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This is a fresh and fascinating new look at one of the most pivotal moments in American history: the Battle of Gettysburg, when Union forces repelled the brilliant Robert E. Lee, who had already thrashed a long line of Federal opponents—just as he was poised at the back door of the nation’s capital.
Conventional wisdom holds that Lee made one profoundly wrong decision on the last day of the battle—launching “Pickett’s Charge” uphill across an open field against the heart of the Union defense. But why would he have employed only a fifth of his forces at such a crucial moment?
Now, Tom Carhart offers a bold thesis—that Lee’s heretofore unknown strategy at Gettysburg was to combine Pickett’s frontal attack with a daring rear assault by the great Jeb Stuart to break the Union Army in half. Only in the battle’s final hours was Stuart stopped by a force half the size of his own, led by a young, unproven general—George Armstrong Custer—who helped turn the tide of the war.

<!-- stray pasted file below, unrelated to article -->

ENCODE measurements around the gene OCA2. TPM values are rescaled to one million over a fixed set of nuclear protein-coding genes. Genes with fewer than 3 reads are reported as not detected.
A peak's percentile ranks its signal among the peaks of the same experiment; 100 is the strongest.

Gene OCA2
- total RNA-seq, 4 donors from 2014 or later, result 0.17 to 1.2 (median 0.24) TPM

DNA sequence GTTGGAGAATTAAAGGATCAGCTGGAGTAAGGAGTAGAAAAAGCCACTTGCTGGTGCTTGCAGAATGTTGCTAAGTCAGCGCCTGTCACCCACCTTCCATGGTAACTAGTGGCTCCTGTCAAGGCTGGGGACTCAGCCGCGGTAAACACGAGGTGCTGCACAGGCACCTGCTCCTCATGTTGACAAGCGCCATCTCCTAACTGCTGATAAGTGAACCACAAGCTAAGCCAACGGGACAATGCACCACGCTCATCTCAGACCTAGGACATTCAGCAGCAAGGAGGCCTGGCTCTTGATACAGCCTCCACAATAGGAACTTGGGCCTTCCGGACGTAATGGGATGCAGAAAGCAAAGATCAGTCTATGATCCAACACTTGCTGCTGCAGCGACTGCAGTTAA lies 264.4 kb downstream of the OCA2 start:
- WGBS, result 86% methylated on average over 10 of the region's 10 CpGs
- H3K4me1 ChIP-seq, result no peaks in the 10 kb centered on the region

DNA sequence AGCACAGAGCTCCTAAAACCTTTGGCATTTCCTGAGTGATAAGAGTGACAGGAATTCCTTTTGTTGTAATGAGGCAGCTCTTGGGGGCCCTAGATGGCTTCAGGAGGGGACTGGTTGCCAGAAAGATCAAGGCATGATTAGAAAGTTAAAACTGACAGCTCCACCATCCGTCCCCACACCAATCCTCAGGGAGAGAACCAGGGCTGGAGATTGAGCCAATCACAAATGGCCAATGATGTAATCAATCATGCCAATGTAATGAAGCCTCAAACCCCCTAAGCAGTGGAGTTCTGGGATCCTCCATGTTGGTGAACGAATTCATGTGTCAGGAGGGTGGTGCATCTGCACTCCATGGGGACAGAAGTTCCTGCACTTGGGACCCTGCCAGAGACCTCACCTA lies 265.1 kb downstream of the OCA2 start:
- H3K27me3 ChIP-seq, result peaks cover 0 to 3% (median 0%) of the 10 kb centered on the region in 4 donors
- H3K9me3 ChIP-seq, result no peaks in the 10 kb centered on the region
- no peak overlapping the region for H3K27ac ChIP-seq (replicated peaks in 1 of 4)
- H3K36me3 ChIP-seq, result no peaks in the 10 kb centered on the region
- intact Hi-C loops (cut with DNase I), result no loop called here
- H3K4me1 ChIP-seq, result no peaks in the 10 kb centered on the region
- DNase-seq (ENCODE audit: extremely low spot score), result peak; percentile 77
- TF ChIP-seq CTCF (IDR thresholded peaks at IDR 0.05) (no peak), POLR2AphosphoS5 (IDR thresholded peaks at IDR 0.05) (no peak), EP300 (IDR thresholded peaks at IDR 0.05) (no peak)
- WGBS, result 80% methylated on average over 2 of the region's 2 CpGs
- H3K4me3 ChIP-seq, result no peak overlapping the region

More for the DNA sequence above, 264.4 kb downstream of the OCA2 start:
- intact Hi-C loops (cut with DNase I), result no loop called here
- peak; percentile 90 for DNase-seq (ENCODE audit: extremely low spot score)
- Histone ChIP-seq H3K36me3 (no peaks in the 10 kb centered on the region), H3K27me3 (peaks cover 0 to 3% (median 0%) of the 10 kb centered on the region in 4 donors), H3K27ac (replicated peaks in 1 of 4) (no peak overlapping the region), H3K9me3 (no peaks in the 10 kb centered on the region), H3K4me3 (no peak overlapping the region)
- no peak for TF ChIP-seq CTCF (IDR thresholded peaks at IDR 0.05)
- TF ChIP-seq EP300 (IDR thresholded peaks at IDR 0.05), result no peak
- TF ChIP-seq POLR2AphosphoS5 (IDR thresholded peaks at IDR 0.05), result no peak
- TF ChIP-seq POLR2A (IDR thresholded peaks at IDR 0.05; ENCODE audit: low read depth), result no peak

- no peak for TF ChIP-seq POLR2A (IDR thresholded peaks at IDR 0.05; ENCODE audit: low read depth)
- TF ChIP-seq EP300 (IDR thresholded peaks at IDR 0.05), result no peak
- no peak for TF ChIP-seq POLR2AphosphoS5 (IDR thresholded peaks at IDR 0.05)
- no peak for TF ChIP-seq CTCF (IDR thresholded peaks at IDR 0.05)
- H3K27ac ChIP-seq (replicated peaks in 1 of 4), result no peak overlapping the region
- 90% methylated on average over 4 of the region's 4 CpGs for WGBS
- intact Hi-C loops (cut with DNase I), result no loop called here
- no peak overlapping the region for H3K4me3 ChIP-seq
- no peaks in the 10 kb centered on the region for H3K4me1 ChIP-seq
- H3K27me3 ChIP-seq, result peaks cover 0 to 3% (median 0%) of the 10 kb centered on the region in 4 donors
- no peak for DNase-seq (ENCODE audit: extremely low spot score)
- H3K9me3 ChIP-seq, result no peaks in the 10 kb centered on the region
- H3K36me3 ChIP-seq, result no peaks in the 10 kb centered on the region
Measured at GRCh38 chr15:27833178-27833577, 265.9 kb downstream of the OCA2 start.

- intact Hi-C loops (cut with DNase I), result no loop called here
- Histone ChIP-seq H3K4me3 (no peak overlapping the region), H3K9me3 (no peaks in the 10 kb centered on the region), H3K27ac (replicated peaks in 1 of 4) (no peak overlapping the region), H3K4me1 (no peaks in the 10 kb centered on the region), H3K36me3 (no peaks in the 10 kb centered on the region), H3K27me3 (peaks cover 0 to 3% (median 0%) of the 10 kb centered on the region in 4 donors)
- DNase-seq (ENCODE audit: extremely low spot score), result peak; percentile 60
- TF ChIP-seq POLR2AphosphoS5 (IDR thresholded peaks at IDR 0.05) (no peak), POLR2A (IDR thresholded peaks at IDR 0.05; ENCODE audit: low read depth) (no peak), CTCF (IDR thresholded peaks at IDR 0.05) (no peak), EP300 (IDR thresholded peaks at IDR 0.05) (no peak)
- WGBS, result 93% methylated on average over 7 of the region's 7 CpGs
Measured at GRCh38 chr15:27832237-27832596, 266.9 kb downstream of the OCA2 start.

Destined to be controversial, Lost Triumph is a provocative reassessment of this monumental battle and a vivid, indispensable contribution to Civil War literature.
|Publisher:||Penguin Publishing Group|
|Product dimensions:||6.00(w) x 9.00(h) x 0.90(d)|
|Age Range:||18 Years|
About the Author
Tom Carhart has been a lawyer and a historian for the Department of the Army in Washington, D.C. He is a graduate of West Point, a decorated Vietnam veteran, and has earned a Ph.D. in American and military history from Princeton University. He is the author of four books of military history and teaches at Mary Washington College near his home in the Washington, D.C. area.